I am willing to believe that they will not shut the government down again, but there is every reason to believe that they view the debt ceiling issue as a political necessity.  As one report recently put it: "Surrounded by a hostile White House and Senate, and with few legislative avenues beyond borrowing and spending bills to impose their agenda, Republicans said capitulating to Obama would cede to Democrats the only institutional authority Republicans possess."  They are delusional enough to think that putting the President in a trilemma is not only completely acceptable, but that negotiating over borrowing and spending bills is insufficient "institutional authority" to get their way.

If I am wrong about that, then the debt ceiling will be forever dormant, returning to its former status as an occasional annoyance that allows member of Congress to make unctuous speeches about fiscal rectitude.  If I am right, however, then sometime soon (probably in only a few months) we will be back where we were barely a week ago, trying to figure out what the President can do.

My argument in today's column expands on a point that I have made in a few places recently, which is that the stare-down strategy requires nerve-wracking photo finishes, whereas the best strategy would be to get in front of this issue months in advance.  How, then, could a President announce months in advance that he is putting in place plans to issue debt in excess of the debt ceiling (which Professor Dorf and I have referred to as Presidential Bonds), if it comes to that?  My answer: By framing it as a matter of personal choice, and the morality of making people pay for consequences that they could not have reasonably anticipated.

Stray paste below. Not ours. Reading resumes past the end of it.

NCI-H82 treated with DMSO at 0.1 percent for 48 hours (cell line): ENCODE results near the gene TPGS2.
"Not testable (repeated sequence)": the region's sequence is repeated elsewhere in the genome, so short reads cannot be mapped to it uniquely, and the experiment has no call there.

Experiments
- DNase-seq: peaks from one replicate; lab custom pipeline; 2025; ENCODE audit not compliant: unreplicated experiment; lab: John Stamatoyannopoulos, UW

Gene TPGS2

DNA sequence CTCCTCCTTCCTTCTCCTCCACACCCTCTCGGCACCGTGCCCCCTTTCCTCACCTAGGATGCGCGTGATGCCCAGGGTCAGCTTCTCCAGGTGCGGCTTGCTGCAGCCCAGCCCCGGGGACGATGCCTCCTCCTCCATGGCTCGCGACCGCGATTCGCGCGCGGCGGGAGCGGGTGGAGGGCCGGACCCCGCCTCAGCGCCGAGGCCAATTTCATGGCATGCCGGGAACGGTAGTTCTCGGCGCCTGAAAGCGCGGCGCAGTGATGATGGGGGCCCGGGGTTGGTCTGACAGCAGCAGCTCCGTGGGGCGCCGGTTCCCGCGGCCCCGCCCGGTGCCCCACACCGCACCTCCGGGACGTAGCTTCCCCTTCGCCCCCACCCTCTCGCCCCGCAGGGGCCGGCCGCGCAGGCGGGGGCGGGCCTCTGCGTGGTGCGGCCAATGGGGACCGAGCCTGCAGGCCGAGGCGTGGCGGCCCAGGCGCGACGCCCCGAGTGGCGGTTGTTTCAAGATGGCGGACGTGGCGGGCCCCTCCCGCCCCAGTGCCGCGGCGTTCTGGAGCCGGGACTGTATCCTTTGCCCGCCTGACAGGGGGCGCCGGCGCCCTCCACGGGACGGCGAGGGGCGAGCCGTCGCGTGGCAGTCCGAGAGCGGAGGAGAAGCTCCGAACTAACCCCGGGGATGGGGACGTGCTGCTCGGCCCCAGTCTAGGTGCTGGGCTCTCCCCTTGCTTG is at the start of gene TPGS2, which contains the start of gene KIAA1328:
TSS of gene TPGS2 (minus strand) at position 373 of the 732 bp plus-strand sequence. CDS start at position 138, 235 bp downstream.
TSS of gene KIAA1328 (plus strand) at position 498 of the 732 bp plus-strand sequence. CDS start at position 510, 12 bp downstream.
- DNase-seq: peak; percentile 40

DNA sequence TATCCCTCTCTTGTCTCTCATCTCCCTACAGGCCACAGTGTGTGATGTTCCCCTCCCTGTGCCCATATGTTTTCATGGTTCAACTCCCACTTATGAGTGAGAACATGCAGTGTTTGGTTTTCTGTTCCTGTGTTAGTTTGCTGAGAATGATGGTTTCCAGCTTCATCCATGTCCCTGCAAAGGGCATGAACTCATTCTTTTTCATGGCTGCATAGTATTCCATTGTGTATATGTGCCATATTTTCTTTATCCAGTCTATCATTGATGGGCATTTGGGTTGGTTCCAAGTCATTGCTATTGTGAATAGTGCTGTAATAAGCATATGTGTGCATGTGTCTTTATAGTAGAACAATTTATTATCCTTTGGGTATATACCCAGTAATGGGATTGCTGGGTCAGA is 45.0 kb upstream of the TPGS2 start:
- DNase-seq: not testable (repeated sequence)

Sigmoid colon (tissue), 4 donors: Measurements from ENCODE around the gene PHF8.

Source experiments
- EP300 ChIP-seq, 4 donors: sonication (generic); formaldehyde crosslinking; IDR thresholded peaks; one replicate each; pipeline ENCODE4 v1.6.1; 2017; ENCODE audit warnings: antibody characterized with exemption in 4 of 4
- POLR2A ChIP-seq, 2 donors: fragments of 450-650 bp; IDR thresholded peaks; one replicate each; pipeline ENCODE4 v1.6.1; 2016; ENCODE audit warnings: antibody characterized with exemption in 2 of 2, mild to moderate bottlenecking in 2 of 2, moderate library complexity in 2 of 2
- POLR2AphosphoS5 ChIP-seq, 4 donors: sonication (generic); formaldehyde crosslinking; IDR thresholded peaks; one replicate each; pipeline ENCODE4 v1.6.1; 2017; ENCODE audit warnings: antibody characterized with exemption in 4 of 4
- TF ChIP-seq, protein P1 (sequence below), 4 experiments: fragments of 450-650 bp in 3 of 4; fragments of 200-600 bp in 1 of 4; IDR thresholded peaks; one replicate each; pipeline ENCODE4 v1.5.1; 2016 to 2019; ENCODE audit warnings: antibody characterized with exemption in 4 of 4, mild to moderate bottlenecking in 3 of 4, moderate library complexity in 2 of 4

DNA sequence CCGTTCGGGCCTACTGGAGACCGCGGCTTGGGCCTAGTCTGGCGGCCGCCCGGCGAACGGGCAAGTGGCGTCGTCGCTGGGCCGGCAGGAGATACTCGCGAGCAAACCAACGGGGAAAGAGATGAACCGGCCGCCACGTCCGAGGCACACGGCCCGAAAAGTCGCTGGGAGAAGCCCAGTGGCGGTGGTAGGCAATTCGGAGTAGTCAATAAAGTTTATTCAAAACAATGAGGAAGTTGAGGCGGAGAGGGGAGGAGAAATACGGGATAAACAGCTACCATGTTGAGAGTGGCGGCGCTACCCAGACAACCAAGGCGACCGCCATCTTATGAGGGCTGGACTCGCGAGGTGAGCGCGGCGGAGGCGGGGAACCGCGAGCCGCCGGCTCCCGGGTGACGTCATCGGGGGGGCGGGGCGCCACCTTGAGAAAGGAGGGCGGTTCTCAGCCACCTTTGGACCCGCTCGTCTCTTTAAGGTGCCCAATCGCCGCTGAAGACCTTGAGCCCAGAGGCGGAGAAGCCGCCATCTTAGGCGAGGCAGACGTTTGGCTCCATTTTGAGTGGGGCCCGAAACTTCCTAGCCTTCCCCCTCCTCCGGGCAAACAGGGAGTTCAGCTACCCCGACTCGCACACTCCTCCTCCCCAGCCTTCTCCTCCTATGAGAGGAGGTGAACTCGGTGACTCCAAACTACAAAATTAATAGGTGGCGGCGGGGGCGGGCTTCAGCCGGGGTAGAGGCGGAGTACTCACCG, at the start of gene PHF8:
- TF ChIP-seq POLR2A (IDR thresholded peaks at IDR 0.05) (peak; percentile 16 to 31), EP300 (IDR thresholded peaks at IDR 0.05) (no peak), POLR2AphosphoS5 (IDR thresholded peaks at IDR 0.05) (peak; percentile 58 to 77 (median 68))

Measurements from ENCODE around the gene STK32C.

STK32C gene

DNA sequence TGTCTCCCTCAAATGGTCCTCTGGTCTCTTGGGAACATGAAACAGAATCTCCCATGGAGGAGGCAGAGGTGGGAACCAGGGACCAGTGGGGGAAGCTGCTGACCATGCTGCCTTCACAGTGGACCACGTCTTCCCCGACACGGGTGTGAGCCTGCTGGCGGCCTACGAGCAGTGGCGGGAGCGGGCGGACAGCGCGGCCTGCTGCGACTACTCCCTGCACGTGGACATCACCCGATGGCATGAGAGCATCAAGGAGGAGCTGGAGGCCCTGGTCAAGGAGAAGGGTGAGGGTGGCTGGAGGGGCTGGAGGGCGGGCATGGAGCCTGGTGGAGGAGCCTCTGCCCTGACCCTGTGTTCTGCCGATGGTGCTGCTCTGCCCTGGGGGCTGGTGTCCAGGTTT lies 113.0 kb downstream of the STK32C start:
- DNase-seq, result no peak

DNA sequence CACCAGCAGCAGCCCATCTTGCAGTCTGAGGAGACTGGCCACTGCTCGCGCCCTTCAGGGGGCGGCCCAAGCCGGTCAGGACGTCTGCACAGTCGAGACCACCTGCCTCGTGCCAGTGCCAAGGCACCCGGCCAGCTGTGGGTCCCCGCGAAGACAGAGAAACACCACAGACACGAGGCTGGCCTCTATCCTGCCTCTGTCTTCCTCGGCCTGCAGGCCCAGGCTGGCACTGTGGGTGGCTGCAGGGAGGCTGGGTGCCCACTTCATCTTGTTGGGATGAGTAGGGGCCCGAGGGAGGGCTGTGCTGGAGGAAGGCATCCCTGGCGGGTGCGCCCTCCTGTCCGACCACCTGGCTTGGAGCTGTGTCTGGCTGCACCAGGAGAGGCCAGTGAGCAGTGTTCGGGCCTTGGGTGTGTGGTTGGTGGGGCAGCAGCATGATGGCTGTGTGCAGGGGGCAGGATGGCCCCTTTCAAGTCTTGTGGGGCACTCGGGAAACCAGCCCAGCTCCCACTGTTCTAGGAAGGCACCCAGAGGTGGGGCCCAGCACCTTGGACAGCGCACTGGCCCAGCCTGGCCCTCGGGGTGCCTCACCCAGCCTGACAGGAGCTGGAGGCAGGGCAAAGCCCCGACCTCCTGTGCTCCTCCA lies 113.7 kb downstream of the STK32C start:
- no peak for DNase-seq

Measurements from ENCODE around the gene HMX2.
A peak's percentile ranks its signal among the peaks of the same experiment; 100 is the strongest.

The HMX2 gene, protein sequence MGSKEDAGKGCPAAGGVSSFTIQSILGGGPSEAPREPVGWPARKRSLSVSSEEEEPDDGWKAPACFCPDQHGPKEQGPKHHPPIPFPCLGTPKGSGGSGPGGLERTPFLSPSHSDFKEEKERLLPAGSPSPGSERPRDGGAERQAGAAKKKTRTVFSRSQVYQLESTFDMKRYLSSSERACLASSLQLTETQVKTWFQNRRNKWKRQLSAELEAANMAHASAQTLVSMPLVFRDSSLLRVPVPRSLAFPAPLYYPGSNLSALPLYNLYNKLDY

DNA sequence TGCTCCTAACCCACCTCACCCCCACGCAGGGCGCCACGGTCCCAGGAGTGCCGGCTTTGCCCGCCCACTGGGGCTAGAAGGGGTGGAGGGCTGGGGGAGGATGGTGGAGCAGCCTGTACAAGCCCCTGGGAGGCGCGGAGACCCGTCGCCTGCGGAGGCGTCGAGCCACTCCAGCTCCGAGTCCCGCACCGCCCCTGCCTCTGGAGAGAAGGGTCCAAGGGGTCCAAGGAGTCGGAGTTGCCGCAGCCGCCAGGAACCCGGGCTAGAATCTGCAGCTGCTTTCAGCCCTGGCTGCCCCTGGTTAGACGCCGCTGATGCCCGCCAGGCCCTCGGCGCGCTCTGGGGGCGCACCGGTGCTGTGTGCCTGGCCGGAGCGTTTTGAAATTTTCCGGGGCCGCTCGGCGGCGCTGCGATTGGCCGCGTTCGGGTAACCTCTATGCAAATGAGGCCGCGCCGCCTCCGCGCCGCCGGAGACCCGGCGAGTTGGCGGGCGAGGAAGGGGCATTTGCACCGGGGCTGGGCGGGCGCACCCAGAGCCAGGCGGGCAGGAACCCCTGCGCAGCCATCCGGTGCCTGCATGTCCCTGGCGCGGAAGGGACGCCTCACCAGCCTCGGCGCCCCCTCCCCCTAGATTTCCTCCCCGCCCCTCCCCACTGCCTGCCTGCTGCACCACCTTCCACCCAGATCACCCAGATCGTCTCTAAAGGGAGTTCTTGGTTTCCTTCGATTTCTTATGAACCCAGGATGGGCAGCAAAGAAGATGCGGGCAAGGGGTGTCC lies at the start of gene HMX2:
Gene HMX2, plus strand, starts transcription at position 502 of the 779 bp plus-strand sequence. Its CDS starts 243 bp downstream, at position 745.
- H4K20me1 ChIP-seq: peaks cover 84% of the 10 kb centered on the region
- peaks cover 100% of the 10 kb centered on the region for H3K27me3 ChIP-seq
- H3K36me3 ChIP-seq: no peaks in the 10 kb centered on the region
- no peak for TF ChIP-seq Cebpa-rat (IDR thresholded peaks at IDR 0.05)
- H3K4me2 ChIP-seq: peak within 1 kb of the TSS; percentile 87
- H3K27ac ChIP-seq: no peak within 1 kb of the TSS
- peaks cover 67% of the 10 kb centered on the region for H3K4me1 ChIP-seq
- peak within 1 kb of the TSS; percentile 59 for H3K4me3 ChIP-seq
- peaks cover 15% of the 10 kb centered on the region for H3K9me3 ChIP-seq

Essentially, the argument relies on a comparison of who might get hurt under different strategies, and assessing who should bear the risks and burdens of a possible default on federal obligations.  I argue that potential victims of default -- people with checks coming from Social Security, businesses who are to be paid for work performed under government contracts, holders of Treasury securities expecting scheduled interest payments, and so on -- would be forced by a default to become involuntary creditors of the federal government, waiting to be paid while hoping that the impasse is resolved quickly.

By contrast, who would potentially be hurt by issuing debt in excess of the statutory ceiling?  When commentators (and President Obama himself, as I point out in the column) argue that nobody would be willing to buy that debt, my response to date has been, in essence, "Rational investors buy junk bonds, don't they?"  My argument today extends that point, to say that this is a matter of people deciding in advance whether they want to engage in a contract with the federal government, knowing that the contract is of uncertain enforceability.